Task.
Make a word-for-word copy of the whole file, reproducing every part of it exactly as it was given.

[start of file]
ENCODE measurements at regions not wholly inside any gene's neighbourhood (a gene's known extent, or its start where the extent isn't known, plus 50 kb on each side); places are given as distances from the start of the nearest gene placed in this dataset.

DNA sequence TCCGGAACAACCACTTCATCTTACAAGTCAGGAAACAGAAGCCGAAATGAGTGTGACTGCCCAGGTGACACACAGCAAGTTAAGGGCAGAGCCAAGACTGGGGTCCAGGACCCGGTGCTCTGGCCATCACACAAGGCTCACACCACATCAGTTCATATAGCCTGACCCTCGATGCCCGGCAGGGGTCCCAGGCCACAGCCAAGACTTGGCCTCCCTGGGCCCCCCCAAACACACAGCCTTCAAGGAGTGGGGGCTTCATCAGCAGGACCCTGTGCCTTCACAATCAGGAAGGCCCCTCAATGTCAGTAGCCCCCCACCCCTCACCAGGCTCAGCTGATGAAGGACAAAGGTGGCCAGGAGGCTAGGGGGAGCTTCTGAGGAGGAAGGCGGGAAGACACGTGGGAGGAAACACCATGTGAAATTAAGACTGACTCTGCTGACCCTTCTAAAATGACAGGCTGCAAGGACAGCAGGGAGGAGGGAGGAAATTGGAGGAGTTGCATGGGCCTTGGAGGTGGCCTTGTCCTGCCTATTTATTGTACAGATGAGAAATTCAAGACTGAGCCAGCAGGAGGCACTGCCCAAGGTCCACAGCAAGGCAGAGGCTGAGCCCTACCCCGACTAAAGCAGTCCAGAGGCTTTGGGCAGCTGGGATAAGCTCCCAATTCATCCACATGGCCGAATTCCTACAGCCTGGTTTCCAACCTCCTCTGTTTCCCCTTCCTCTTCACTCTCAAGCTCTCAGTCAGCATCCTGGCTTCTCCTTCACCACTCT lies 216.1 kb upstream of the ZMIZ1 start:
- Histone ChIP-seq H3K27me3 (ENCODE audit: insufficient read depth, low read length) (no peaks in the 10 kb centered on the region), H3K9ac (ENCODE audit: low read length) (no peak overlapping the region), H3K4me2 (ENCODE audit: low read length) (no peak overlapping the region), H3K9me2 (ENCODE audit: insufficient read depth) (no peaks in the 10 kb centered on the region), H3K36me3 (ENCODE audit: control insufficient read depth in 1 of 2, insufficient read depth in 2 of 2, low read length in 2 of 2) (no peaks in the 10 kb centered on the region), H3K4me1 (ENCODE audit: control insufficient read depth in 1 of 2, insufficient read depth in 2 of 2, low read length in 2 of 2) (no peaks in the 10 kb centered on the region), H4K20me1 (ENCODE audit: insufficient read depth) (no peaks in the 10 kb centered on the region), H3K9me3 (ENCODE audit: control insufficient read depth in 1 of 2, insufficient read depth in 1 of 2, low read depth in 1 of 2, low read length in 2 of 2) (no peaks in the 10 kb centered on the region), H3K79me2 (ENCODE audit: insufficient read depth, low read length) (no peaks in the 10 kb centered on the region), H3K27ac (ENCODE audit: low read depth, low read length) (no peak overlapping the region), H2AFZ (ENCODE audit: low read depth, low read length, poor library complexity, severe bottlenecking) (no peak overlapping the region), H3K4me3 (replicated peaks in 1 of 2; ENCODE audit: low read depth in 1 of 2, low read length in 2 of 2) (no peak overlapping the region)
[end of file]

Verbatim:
ENCODE measurements at regions not wholly inside any gene's neighbourhood (a gene's known extent, or its start where the extent isn't known, plus 50 kb on each side); places are given as distances from the start of the nearest gene placed in this dataset.

DNA sequence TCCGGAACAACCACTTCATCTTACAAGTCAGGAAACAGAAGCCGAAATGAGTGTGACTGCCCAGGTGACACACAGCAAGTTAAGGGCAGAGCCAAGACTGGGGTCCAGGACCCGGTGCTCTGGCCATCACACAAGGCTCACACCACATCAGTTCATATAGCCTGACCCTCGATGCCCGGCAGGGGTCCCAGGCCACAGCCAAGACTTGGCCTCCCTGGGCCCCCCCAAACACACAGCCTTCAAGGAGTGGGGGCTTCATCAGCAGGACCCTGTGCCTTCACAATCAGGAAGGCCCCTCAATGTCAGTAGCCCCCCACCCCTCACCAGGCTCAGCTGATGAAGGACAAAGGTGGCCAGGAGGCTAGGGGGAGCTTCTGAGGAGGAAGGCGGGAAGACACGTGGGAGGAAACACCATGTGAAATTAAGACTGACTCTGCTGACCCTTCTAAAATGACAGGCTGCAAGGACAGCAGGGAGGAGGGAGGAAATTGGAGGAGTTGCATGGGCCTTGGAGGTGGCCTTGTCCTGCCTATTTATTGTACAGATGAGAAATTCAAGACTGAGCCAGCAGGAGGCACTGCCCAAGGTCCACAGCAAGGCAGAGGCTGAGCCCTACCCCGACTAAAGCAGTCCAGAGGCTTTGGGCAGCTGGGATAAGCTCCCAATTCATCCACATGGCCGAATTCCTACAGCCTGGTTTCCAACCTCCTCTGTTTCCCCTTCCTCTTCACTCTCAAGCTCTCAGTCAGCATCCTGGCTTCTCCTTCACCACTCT lies 216.1 kb upstream of the ZMIZ1 start:
- Histone ChIP-seq H3K27me3 (ENCODE audit: insufficient read depth, low read length) (no peaks in the 10 kb centered on the region), H3K9ac (ENCODE audit: low read length) (no peak overlapping the region), H3K4me2 (ENCODE audit: low read length) (no peak overlapping the region), H3K9me2 (ENCODE audit: insufficient read depth) (no peaks in the 10 kb centered on the region), H3K36me3 (ENCODE audit: control insufficient read depth in 1 of 2, insufficient read depth in 2 of 2, low read length in 2 of 2) (no peaks in the 10 kb centered on the region), H3K4me1 (ENCODE audit: control insufficient read depth in 1 of 2, insufficient read depth in 2 of 2, low read length in 2 of 2) (no peaks in the 10 kb centered on the region), H4K20me1 (ENCODE audit: insufficient read depth) (no peaks in the 10 kb centered on the region), H3K9me3 (ENCODE audit: control insufficient read depth in 1 of 2, insufficient read depth in 1 of 2, low read depth in 1 of 2, low read length in 2 of 2) (no peaks in the 10 kb centered on the region), H3K79me2 (ENCODE audit: insufficient read depth, low read length) (no peaks in the 10 kb centered on the region), H3K27ac (ENCODE audit: low read depth, low read length) (no peak overlapping the region), H2AFZ (ENCODE audit: low read depth, low read length, poor library complexity, severe bottlenecking) (no peak overlapping the region), H3K4me3 (replicated peaks in 1 of 2; ENCODE audit: low read depth in 1 of 2, low read length in 2 of 2) (no peak overlapping the region)